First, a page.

EPA agrees with the NY departments that the new site use restrictions, agreed upon by the interested state and federal agencies and inserted into the CLDS/WLDS regulations, include standards and procedures to secure a path forward for achievable, measurable reductions in open-water disposal over time. EPA also agrees that these same restrictions are now also being applied to the ELDS. In EPA's view, it makes sense to treat all regions of Long Island Sound the same in this regard.
Comment #9. EPA received a number of comments concerning potential impacts on aquatic species including fish, lobsters and oysters. Some expressed concern that the DSEIS: (1) Incorrectly portrays eastern Long Island Sound as “a barren desert with barely any fish or shellfish species,” based in part on what they characterized as an inadequate data collection effort; (2) “glosses over” the fact that parts of the area are federally-designated Essential Fish Habitat (EFH); and (3) minimizes the potential impacts of dredged material disposal on “struggling lobster populations.” Another commenter noted that the NLDS is adjacent to Fisher's Island, NY, where oyster harvesting has been a way of life for centuries, and the threat to water quality posed by an expansion of open-water dumping at this site translates directly to a loss of important seafood jobs.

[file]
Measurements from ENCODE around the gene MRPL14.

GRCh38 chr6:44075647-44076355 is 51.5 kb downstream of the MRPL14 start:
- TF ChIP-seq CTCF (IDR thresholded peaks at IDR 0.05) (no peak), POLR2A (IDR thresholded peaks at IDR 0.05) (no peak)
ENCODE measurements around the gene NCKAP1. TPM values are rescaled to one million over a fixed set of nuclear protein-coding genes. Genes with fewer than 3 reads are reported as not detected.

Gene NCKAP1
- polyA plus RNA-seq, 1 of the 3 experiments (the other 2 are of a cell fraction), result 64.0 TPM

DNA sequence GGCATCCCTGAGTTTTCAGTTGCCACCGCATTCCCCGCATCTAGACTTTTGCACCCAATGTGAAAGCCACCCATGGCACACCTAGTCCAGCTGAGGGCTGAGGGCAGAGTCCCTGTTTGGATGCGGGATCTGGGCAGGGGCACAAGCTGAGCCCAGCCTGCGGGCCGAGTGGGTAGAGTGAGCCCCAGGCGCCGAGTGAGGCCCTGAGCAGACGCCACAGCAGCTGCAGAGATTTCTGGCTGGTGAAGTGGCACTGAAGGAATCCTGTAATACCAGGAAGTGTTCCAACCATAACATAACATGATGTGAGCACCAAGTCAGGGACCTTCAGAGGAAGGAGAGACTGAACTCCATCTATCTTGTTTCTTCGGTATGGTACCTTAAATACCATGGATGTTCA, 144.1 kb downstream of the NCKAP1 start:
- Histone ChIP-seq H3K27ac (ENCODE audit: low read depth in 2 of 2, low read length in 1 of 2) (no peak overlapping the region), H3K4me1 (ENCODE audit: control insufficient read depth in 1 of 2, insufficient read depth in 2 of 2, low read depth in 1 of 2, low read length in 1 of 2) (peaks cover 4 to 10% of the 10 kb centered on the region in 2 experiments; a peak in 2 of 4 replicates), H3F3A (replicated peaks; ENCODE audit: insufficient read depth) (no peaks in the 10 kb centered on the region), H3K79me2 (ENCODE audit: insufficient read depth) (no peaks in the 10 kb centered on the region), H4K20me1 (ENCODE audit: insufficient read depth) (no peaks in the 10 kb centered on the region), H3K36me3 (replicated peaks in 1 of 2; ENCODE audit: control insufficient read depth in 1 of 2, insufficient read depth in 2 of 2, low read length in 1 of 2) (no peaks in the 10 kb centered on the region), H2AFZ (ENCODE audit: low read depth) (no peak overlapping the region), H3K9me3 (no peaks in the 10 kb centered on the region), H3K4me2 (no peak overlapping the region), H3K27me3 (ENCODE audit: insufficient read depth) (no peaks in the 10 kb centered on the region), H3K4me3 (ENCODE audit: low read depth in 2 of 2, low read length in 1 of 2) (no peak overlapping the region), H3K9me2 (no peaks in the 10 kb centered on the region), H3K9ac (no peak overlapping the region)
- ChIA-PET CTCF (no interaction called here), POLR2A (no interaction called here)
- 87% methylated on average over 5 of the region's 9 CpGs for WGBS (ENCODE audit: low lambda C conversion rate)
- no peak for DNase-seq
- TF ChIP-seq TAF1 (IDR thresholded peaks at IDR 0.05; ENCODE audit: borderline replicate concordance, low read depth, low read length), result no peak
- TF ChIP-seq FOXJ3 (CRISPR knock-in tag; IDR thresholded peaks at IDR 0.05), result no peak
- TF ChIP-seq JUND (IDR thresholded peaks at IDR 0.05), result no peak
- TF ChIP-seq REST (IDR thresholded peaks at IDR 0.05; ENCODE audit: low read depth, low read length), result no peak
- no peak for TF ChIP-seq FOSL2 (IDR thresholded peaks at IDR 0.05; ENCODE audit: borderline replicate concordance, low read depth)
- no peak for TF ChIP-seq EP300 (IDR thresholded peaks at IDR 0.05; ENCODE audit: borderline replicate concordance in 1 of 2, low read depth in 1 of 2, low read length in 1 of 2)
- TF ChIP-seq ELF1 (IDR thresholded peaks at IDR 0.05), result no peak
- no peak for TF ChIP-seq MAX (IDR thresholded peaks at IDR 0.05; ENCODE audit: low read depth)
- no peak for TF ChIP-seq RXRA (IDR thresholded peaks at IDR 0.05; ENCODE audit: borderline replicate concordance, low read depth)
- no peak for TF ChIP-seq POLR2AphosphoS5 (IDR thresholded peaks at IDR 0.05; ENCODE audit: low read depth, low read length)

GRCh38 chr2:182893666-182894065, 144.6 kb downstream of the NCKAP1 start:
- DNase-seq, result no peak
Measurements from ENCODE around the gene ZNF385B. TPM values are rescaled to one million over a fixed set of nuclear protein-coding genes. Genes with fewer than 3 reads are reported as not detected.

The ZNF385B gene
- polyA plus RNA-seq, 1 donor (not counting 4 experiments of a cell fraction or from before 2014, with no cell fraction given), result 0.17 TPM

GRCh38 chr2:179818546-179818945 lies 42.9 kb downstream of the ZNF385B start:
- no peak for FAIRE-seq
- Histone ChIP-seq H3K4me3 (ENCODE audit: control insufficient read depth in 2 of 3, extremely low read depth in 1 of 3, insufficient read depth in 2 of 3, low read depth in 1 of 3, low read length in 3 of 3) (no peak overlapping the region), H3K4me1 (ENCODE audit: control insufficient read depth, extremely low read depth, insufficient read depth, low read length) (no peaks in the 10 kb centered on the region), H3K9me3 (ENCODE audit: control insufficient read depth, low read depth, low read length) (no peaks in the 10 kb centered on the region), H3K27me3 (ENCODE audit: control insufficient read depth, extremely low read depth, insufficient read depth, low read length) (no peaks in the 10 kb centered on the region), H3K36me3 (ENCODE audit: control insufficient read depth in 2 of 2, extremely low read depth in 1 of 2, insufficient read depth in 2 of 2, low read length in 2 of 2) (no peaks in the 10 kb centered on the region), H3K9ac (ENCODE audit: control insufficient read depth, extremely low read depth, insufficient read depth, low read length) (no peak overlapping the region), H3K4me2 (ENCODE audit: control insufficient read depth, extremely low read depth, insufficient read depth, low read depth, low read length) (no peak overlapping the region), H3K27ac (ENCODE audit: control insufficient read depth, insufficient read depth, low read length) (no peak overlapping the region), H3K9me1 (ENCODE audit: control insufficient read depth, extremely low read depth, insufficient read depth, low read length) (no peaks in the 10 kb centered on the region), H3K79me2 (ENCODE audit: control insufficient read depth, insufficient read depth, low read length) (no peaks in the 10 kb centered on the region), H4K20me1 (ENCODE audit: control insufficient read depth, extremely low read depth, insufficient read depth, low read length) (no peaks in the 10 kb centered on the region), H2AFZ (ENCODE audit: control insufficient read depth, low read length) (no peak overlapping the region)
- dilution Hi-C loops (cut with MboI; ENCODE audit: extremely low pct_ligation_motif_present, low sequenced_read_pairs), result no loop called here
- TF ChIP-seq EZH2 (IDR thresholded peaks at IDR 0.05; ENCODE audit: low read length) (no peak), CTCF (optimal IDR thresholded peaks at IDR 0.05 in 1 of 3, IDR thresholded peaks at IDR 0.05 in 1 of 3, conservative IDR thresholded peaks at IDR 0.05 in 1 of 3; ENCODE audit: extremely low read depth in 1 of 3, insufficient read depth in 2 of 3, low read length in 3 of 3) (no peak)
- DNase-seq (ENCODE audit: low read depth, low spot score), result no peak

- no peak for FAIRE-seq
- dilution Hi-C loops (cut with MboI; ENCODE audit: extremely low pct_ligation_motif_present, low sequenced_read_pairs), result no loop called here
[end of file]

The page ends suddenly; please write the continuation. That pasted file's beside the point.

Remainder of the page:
Response #9. With respect to comments about EPA's mischaracterization of eastern Long Island Sound in terms of biological productivity, there was extensive documentation in the DSEIS and its supporting technical reports supporting the conclusion that, while this region is generally a highly productive and diverse ecosystem, the area in which the ELDS is sited is less so. Compared with some of the hard-bottom, bedrock and boulder areas in other parts of the region, the seafloor in the ELDS is relatively flat and sandy, without the sort of structure that typically supports a large diversity of fish or shellfish. At the same time, EPA has excluded two areas from the ELDS that do include the type of hard-bottom, bedrock and boulder conditions that tend to provide relatively better marine habitat. As for concerns about the data on fishing activity, EPA made an extensive effort to encourage as many fisherman as possible to respond to the survey in order to provide information that was as accurate as possible for analysis. The survey was made available for 37 days and, as noted in the DSEIS, it was distributed via multiple media avenues. Of 440 respondents, only 229 surveys provided sufficient information (at least five questions answered), and very few provided location-specific information as to where they fished. Of the 229 respondents, only six percent indicated they fished near dredged material disposal sites (one percent regularly and five percent occasionally). There is no shellfishing in this area, and the closest shellfish aquaculture operation is several miles west of the ELDS and closer to shore.